Hence, it is easy to repent and become immediately rectified. For as is known, the first three sefirot of the kelipot can also transform to holiness. Which is the secret of what the Sages say, "The Jordan [river] also takes from this one and gives to another." (Baba Metziya 22a)

The Talmud is talking about how a river can cause one person’s property to go to another by washing it off shore and down the river. This is used as an analogy for the top three sefirot of the kelipot being brought over to the side of holiness.

Heaven causes this to happen because it is revealed above that for some reason the property really belongs to the new party. And so, relatively, it is considered to be brought out of the kelipot - the supposed ‘owner’, and transferred to holiness - the rightful owner.

Therefore he can immediately return in teshuvah and malchut can ascend to its place and rejoin tiferet. This is called teshuvah - tashuv-hei. This is the first level within Asiya.

In the parable of the Zohar, this is akin to restoring an estranged, captive wife to her husband.

[Translation and commentary by Perets Auerbach.]

The Hebrew word for repentance, teshuvah, literally means returning or restoring. In the act of teshuvah, one returns to G‑d. The Zohar explains in addition that the word 'teshuvah' can be split in two: 'teshuv' + the letter hei, which would translate as "return [the] hei", referring to a letter hei in the Divine Name.
There is however the concept brought in the Talmud of an ‘isur mitzvah’ - a positive prohibition. This means that the Torah expresses the need to refrain from doing something in a manner of positivity, i.e., doing.
Berachot: "A crookedness that can never be fixed’ (Eccl.). This refers to one who should have read the Shema and did not". This refers to teshuvah within the confines and parameters of the old light that is already within the empty vacuum. Although one can repair the damage done by transgressing a prohibition, in terms of the old light, one who had a chance to do a mitzvah and did not do it is left forever bereft of that light, unless he repents in a manner that can blow the whole situation away and draw from the Infinite Light new radiance to His universe.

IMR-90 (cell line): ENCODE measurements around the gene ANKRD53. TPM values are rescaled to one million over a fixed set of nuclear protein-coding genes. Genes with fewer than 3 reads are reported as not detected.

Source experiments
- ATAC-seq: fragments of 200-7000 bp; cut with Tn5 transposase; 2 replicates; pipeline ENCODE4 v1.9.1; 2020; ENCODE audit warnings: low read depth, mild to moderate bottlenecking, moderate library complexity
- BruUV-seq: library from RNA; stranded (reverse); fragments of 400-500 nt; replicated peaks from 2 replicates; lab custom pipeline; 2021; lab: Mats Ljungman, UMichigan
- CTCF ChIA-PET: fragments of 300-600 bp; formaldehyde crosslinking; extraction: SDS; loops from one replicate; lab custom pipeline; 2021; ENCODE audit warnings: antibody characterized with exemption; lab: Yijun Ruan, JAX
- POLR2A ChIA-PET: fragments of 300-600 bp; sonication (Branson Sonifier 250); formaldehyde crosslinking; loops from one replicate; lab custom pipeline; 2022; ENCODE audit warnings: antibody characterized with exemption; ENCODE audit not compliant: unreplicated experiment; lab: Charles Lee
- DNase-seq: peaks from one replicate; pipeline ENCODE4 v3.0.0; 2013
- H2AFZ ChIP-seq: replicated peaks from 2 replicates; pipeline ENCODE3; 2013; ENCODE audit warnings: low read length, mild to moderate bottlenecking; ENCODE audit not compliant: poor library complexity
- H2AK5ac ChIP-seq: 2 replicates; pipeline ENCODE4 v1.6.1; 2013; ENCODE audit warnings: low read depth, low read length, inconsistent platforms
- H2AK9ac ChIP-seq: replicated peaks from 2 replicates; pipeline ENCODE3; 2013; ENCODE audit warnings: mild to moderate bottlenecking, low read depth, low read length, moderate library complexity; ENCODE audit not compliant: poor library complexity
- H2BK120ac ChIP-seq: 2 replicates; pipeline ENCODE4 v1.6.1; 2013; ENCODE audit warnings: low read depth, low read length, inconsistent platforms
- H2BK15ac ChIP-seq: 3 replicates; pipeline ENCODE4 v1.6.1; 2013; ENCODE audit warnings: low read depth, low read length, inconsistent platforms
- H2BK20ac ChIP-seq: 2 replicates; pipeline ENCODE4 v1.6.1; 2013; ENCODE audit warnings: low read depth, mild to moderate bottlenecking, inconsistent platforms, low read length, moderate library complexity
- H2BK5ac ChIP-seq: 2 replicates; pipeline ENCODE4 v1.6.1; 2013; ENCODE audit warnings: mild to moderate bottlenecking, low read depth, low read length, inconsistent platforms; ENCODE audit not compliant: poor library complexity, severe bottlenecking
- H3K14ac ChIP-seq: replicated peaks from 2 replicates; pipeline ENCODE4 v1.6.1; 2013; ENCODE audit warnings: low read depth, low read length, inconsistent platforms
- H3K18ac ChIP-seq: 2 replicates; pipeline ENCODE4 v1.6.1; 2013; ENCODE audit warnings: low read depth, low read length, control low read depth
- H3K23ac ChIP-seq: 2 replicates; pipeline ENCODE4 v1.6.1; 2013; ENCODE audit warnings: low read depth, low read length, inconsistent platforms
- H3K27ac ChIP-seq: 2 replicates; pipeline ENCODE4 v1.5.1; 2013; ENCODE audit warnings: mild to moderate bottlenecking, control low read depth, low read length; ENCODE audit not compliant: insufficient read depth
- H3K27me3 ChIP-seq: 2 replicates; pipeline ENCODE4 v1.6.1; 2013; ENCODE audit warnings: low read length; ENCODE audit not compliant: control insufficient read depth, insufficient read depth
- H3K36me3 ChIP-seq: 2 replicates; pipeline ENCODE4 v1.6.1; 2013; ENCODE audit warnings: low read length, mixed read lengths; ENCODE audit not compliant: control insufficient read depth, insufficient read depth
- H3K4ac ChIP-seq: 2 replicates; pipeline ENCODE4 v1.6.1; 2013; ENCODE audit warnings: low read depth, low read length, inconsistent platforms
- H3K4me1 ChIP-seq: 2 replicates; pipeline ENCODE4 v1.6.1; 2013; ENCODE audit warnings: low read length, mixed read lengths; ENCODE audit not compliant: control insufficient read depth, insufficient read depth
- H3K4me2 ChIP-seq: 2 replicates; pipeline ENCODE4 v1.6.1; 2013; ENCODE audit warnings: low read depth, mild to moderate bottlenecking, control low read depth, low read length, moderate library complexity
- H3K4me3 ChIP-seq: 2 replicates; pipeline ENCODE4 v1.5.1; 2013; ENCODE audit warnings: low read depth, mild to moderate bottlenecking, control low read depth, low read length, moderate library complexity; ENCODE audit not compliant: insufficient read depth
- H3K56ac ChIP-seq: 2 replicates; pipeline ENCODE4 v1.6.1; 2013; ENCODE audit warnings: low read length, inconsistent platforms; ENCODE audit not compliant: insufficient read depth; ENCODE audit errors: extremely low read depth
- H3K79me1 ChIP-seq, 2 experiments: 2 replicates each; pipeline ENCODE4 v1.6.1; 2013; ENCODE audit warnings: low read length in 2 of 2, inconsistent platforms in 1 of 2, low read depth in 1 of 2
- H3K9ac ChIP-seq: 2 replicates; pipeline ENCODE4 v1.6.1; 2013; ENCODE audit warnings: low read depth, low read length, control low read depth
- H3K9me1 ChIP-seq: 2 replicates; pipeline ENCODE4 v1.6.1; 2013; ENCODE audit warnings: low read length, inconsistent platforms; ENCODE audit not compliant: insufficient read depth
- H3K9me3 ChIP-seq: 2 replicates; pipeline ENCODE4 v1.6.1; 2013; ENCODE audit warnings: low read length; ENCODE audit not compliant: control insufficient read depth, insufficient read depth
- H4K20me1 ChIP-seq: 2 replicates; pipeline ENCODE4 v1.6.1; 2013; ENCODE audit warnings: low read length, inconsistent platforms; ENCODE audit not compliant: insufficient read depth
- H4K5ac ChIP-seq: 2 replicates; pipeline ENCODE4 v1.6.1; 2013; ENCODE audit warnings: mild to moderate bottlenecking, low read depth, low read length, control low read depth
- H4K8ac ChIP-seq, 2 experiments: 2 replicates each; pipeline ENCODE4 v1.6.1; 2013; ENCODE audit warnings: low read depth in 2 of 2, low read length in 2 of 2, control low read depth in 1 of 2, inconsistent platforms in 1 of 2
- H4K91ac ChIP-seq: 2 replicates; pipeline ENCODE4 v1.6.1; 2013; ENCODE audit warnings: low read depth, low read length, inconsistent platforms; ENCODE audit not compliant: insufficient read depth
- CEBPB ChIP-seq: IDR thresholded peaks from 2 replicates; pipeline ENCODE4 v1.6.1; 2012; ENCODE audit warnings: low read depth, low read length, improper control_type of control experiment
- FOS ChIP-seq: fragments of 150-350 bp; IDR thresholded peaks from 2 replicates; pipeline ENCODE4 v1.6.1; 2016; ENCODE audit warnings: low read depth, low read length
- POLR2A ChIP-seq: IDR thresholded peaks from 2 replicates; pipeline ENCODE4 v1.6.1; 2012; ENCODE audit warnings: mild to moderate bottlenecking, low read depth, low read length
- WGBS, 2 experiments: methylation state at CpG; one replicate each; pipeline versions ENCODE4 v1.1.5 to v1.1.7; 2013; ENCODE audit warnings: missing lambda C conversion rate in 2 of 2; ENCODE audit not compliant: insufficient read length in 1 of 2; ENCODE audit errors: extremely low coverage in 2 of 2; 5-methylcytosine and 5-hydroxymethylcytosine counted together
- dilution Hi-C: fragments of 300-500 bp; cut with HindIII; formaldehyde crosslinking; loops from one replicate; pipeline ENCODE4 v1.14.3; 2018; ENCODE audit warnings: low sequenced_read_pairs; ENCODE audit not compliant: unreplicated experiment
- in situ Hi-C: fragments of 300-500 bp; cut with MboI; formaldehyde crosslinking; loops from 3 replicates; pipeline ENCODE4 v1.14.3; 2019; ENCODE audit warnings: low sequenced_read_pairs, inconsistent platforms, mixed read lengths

Rabbi Yitzchak Luria […Ashkenazi ben Shlomo] (5294-5332 = 1534-1572 c.e.); Yahrtzeit (anniversary of death): 5th of Av. Buried in the Old Cemetery of Tzfat. Commonly known as the Ari, an acronym standing for Elohi Rabbi Yitzchak, the
G-dly Rabbi Isaac. No other master or sage ever had this extra letter Aleph, standing for Elohi [G-dly], prefaced to his name. This was a sign of what his contemporaries thought of him. Later generations, fearful that this appellation might be misunderstood, said that this Aleph stood for Ashkenazi, indicating that his family had originated in Germany, as indeed it had. But the original meaning is the correct one, and to this day among Kabbalists, Rabbi Yitzchak Luria is only referred to as Rabbenu HaAri, HaAri HaKadosh [the holy Ari] or Arizal [the Ari of blessed memory].
Yitzchok bar Chaim is the pseudonym of the translator, an American-born Jerusalem scholar who has studied and taught Kabbala for many years. He may be contacted through: He translated the Ari's work, "Shaar HaGilgulim;" his translation into English (but with much less extensive commentary than offered here). Information about his translation in book form may be obtained through
Rabbi Chaim Vital c. 5303-5380 (c. 1543-1620 CE), major disciple of R. Isaac (Yitzchak) Luria, and responsible for publication of most of his works.
Rabbi Peretz Auerbach, originally from New York, has been living and learning Torah and kabbala in Jerusalem for 18 years. He teaches at Shvu Ami beit medrash, lectures in Kabbalah and chassidut at the Jerusalem Connection and Heritage House and to private groups. Rabbi Auerbach is also a talented musician. He is currently working on an all new translation of the Zohar into English with extensive commentary as well as a disc entitled "Music, Meditation and Mysticism."